Purchasing farmland is a bit different than your ordinary home buying experience. There are more factors to consider; between local zoning regulations, USDA requirements, and locational considerations for optimal farming, you could be left with a cow-sized question mark over your head when figuring out where to even start in the process.
We’re here to help. Here are five key considerations to keep in the forefront of your mind as you glide through the process of purchasing Alabama farmland.
It takes a lot more than seeds and water to get started on a farm. Like any business, there is significant overhead, but it is quite substantial at the outset.
Make sure you have done your research so you can adequately account for all your upcoming expenses in a healthy and pre planned way as possible, so you don't end up bankrupt before the end of the first year. And just for reference, pasture land average value per acre was $2,300 in Alabama in 2018.
Agricultural operations can span many acres, which would make property taxes on farmland quite costly if it were taxed at its “highest and best use.” If left unchecked, property taxes on farmland could be far too high for farms to be economically viable.
To address this problem and make owning farmland more affordable, governments have policies to lower the property taxes of farmland and other open spaces. Differential assessment and current use programs are intended to help farmers stay in business by reducing their property taxes.
This in turn protects farmland by easing the financial pressures that force some farmers to sell their land for development.
Financial Assistance Options for Alabama Farmers
The primary mission at Alabama Farm Service Agency (FSA) is to assist Alabama’s farmers and ranchers to secure the greatest possible benefit from programs administered by FSA, such as farm loans, commodity price support, disaster relief, conservation, and other available resources.
2. Where to Purchase Farm Land
As with any property purchase, it’s important to buy a property that has a good location. When people are looking for farms, they are often looking for peace and quiet. You may want to avoid farms near busy towns or highways for resale purposes. On the other hand, farms close to busy highways and cities could resell as commercial property down the line, which would actually increase the value.
Alabama farmers looking to purchase new land should start by reviewing applicable zoning laws in the area, and investigating whether any environmental permits will be required under Alabama and federal environmental laws.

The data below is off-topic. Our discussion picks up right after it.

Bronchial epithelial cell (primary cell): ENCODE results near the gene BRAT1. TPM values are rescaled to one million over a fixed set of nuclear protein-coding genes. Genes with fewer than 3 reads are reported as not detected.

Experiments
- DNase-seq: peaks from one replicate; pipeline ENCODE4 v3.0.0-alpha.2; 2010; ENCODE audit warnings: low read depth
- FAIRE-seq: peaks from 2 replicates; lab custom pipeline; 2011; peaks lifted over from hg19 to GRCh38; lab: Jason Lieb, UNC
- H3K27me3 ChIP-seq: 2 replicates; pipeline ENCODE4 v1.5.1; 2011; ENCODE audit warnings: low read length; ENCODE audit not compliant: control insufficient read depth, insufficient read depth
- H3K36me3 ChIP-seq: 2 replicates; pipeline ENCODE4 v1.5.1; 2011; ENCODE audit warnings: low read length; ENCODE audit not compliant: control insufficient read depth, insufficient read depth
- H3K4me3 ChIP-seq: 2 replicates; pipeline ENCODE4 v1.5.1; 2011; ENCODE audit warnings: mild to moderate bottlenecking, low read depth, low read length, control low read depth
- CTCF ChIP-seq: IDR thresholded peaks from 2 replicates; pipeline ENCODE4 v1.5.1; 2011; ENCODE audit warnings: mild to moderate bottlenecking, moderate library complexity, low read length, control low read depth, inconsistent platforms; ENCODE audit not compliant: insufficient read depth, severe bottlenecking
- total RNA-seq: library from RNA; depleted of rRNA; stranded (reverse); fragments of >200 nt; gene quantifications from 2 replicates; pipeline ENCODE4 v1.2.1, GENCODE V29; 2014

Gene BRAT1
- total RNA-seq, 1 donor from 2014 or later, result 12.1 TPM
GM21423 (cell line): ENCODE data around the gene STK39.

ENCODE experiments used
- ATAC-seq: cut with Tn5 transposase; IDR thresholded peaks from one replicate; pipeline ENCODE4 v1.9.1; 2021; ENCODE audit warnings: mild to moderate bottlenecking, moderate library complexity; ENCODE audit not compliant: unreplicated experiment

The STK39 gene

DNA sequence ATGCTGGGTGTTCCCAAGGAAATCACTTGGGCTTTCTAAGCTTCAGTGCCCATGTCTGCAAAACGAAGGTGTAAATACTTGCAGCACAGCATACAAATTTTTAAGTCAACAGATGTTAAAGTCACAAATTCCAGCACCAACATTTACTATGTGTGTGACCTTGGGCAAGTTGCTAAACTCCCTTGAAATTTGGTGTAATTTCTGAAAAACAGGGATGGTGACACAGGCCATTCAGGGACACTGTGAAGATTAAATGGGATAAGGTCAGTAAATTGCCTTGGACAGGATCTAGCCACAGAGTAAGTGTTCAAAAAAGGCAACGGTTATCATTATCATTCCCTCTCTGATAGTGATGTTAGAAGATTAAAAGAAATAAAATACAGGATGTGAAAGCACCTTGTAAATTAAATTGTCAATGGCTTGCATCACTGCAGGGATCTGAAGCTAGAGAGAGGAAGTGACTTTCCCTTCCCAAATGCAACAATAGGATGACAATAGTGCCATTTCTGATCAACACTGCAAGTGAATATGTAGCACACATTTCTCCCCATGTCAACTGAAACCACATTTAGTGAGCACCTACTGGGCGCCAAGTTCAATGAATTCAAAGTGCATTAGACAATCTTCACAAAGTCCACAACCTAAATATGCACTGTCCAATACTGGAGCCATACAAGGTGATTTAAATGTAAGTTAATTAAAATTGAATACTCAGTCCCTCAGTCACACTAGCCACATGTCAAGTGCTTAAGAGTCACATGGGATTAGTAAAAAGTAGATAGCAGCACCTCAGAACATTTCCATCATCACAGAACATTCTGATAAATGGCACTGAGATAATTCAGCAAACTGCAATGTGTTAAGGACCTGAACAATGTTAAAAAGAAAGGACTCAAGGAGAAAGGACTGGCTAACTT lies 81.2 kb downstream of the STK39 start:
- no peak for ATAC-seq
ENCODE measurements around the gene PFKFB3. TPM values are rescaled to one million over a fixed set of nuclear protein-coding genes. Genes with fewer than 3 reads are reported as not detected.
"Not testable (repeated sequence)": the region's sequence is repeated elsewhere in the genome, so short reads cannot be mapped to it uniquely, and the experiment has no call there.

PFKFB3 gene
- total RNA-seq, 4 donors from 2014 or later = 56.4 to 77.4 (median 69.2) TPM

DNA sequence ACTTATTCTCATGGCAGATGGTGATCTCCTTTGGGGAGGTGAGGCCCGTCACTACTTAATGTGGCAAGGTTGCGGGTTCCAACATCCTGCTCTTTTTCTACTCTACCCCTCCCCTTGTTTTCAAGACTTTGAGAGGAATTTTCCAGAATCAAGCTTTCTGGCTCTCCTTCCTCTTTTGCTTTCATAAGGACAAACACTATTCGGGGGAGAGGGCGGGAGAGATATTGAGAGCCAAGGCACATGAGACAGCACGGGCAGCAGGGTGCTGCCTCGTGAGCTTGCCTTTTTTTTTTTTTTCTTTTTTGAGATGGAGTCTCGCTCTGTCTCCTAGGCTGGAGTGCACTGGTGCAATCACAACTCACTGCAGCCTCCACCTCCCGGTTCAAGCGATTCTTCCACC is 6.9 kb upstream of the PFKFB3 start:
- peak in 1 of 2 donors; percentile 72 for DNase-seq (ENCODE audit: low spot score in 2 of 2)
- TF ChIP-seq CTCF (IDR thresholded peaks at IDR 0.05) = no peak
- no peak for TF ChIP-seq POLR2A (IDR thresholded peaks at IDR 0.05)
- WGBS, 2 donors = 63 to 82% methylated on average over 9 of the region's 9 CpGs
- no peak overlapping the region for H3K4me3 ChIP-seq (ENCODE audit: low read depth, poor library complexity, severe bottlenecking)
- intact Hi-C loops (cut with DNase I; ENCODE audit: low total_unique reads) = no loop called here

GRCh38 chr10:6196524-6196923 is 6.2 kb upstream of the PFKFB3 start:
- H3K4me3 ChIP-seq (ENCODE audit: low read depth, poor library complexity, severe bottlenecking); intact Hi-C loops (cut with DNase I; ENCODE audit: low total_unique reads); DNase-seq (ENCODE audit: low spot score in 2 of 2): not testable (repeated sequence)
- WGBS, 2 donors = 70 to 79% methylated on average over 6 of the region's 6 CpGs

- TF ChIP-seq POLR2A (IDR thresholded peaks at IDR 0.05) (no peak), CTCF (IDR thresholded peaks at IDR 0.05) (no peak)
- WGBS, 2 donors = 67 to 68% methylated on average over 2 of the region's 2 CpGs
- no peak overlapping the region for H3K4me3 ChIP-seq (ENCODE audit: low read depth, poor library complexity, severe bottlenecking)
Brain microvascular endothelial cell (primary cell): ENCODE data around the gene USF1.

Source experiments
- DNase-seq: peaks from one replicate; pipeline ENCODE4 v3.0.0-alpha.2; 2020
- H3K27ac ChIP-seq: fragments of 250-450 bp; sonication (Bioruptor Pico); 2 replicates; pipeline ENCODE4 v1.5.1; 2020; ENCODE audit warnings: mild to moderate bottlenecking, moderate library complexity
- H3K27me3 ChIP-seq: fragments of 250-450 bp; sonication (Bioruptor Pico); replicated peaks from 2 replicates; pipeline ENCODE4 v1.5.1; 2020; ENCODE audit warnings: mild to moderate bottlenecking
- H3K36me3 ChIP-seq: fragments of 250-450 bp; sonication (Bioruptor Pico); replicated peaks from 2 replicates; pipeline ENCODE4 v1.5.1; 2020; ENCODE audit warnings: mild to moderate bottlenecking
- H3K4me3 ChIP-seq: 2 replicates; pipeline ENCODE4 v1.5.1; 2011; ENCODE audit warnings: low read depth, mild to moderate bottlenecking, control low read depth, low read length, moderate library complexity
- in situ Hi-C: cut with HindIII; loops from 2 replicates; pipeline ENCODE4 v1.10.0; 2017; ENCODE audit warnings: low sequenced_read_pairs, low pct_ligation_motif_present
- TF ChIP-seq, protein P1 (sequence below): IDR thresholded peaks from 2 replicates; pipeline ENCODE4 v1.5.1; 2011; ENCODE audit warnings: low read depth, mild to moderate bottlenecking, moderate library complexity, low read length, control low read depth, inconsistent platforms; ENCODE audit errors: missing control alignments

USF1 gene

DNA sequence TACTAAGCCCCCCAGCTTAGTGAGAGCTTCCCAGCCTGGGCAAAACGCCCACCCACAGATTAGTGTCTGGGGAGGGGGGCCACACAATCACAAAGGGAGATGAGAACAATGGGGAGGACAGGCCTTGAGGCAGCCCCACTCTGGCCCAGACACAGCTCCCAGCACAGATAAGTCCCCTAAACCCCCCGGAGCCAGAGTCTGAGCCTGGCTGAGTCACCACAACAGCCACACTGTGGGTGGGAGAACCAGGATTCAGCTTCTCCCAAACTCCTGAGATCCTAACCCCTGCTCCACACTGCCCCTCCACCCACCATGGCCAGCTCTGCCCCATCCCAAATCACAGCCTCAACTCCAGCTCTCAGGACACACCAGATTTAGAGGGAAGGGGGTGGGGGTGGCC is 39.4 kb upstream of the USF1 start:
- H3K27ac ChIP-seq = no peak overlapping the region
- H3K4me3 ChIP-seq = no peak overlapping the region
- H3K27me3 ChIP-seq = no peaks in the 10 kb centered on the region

An additional zoning/siting concern arises when farmland intersects urban areas — a common
situation for many direct farm operations due to the proximity to potential customers. As towns
or other urban areas expand, counties or cities may change the land’s zoning classifications.
3. Consider a Water Source
Another ideal feature of any farm is a water source, from either a running stream or a large pond or lake. The water source can help you with farm animals, or in case your well water is unavailable.
Irrigation in Alabama is relatively light; Alabama state law restricts landowners’ access to water to include only the water that is either under or adjacent to their land, a mandate also known as the common-law riparian doctrine.
The Clean Water Act requires Alabama landowners to obtain permits from the Army Corp of
Engineers (the Corps) to discharge dredge or fill material into waters of the United States. This means a farm may need a permit to do construction or bulldozing in wetlands.
These permits, known as Section 404 permits, are only an issue for new farms. The law has an exception for normal farming and ranching activities that are part of an established, ongoing operation.
4. Identify Your Main Purpose of Owning Land
It’s important to think about your purposes for moving to a farm so you can narrow down your real estate search beforehand. If you know what you’re doing, there’s decent money to be made in farming provided you pick the right income source.
If you’re looking to raise cattle, there are a few regulations you should be aware of. The USDA's Food Safety and Inspection Service (FSIS) oversees meat and poultry processing facilities in Alabama. The Alabama Department of Agriculture and Industries (ADAI) has authority to provide state inspections in accordance with federal standards.
There are some facilities in Alabama that are only state-inspected, so it is important to determine whether the product will be shipped across state lines at any point. If it will be, the slaughter facility must be federally inspected.
All animals at USDA slaughterhouses must undergo pre- and post-slaughter inspections for
health and soundness. If the animal is fit for human consumption, the inspector places an “inspected and passed” stamp on the meat, using food grade ink. Mandatory USDA inspections are free of charge, but producers must pay for grading services.
5. Be Ready to Work Hard
The part that is often overlooked though is the 70- to 90-hour work week that constitutes lots of physical labor and persistence in the face of unforeseen challenges, such as the ever-present reminder that nature and the weather do not bend to your will.
If you are considering purchasing an established farm, you should work with an experienced, local real estate agent for assistance and support throughout the process. Clever can help pair you with an expert who understands all there is to know about buying a farm in Alabama.